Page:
I'm a student and I applied to many internships over winter and only ended up interviewing with 5 in total, one of which (company A) gave me an offer for a different, less relevant internship after declining me for the one I applied for. Although this internship is only semi-relevent to my degree, the pay is very decent and I had been declined by or never heard back from the other companies. I accepted the job offer, did the background check and drug screen, and I am supposed to start in less than a week. The internship is supposed to be 6 months.

Last week out of the blue one of my top choice companies (that I submitted my resume to and never heard back from) emailed me about a dream/perfect internship opportunity. I agreed to interview and then they offered me the position (and the pay is much higher too). This internship is for 12 weeks and starts in May (two months after my 6-month internship with company A is supposed to start).

Do I renege completely on my offer from company A?

Do I Decline my dream internship because of already Having made a commitment?

Do I explain the situation to company A and ask if I can work there for just the 2 months and possibly after my other internship?

what is/isn't ethical and how would it impact my career? I do not care about ever being hired by company A in the future.


You can cancel your internship with company A. If you do so, it's most professional to let them know immediately so they have more time to try to fill the position again. They may have had other candidates after you they can still contact (before they get other offers).

This is a valid course of action because you say you have no (current) interest in working at A in the future. Trying to split the internship is likely to be seen as naive. In my experience, most internships are in demand and they can likely find someone qualified that can work the whole time without issue.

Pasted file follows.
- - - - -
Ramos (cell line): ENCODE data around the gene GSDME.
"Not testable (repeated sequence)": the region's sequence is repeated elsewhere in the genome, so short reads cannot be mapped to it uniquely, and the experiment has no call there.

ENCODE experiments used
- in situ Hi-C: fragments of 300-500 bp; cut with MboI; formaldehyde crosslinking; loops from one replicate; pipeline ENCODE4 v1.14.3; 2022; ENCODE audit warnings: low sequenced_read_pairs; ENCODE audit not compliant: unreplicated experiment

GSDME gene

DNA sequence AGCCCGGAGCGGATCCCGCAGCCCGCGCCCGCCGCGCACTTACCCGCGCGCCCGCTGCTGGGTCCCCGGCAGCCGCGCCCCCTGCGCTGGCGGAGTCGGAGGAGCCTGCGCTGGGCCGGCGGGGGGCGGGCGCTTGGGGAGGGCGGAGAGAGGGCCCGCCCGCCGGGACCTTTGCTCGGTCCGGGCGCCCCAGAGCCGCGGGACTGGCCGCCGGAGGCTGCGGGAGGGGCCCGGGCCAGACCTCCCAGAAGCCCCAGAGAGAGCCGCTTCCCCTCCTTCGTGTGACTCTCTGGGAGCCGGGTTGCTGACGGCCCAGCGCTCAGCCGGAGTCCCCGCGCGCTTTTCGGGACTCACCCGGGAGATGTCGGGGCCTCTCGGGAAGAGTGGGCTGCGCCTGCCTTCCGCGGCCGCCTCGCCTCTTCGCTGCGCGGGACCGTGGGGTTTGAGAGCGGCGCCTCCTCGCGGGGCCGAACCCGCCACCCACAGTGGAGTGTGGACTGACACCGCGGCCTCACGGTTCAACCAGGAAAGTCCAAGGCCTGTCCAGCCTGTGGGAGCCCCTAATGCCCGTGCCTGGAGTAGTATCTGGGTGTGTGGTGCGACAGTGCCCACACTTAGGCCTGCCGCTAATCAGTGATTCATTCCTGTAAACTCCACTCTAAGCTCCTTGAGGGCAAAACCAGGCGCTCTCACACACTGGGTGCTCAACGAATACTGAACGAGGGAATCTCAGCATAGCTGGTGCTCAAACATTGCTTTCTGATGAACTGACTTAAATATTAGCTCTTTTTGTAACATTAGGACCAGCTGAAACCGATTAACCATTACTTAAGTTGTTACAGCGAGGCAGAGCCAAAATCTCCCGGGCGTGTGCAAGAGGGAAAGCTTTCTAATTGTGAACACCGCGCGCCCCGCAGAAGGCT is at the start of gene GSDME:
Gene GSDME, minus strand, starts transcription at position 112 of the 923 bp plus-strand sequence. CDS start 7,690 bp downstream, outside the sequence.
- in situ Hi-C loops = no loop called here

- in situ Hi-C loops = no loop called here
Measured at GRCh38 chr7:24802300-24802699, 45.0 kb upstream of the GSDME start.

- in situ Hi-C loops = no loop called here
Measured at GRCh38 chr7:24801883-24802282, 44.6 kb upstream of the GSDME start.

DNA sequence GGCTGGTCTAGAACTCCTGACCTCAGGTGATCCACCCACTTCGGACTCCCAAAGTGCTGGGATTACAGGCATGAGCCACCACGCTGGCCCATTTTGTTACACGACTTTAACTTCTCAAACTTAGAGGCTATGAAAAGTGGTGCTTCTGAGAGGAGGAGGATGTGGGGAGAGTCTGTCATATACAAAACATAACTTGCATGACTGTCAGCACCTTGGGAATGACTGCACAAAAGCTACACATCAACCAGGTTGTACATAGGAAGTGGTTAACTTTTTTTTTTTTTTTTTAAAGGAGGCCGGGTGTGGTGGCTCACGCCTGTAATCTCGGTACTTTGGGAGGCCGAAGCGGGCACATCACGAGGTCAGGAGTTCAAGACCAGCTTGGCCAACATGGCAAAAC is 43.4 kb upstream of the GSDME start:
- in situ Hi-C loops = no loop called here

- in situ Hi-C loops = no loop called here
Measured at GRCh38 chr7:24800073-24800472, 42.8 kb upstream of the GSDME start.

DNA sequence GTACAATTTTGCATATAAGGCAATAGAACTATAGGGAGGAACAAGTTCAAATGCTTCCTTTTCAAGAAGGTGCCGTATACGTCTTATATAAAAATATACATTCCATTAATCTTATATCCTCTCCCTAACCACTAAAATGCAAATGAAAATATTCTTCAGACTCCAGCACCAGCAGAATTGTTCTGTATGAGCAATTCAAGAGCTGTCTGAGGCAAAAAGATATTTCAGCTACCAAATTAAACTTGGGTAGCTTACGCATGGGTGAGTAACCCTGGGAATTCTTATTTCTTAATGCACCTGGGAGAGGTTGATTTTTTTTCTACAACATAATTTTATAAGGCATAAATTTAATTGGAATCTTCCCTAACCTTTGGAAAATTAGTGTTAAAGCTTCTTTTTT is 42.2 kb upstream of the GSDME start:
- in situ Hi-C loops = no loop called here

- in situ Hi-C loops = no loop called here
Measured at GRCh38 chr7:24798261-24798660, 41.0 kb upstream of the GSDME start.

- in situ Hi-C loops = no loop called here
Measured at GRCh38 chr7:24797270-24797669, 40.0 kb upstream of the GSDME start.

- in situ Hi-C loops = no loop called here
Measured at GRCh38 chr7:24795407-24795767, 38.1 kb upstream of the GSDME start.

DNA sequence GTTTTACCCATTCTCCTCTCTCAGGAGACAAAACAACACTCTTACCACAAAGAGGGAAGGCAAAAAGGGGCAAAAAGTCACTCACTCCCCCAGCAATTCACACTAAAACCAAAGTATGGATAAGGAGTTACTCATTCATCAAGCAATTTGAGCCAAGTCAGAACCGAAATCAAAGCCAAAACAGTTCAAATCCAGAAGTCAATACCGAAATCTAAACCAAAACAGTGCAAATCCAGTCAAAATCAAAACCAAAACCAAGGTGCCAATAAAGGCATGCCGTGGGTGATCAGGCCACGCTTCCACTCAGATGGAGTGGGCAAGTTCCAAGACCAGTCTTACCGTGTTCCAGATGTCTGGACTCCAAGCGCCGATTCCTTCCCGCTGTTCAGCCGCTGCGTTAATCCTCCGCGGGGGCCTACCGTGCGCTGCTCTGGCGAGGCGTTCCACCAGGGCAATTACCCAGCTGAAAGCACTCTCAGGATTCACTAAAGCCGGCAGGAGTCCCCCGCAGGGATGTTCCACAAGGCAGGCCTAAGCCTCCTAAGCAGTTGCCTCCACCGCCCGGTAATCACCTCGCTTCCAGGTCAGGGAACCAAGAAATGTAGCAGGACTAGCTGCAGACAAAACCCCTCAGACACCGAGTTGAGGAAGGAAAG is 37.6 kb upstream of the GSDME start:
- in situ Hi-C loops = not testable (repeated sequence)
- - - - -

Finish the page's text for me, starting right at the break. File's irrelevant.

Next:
Keep in mind, though, that the recruiters/hiring managers may cross your paths again at different companies. Also, sometimes companies get bought up, and a "do not hire" on A (if it happens) may become a "do not hire" on C in the future.

But, in the end, this is an internship, not a full time position. Faux pas at this stage in a career are met with a bit more forgiveness. More so if you actually perform well. A class mate of mine was in your situation a few weeks ago, and went with his more attractive company and reneged on his company A. I highly doubt it will affect his career.

You've been through the hiring process, but you haven't actually started yet, so you could omit it from detailed job histories without being deceitful. You'd be inconveniencing the employer, but far less so than working two months and quitting. Possibly less so than working there begrudgingly while daydreaming about B.

You can explain that you would not have accepted if you'd even had an inkling this other company was interested in you, but now that they are you feel you're a better fit there and the position is more like the one you originally applied for at A.

I have three more things to note:

  1. Dream jobs are dreams. You might expect company B to be totally awesome, but your higher expectations can lead to greater disappointment. You need to make this decision objectively: Will the experience gained be of better value at this company compared to the other?
  2. Company A's internship is twice as long, which means twice as much experience to put on your resume for the related skills.
  3. The employer could fire you for the same reason: they found a better fit. It'd be in poor taste, too, but ultimately their choice is going to be about what's best for their business. Your choice should be about what's best for you.
  • I wouldn't worry about the "do not hire" possibility because you accepted a different position, even if it was last minute. It is certainly not the same as "do not hire" because you sucked at your job or were a problem employee. I had to do something similar and was told that I would get "blacklisted" by the rather large employer. I started getting phone calls from the "blacklisting" company within 6 months wondering if I was interested in going there. People understand that sometimes you can't control the timing of these things. It is much worse to quit 2 or 3 months into a job. – Dunk Mar 24 '15 at 22:13
  • Yup. It's hard to say, it could all depend on the personality of the relevant HR person. – user29165 Mar 24 '15 at 22:15

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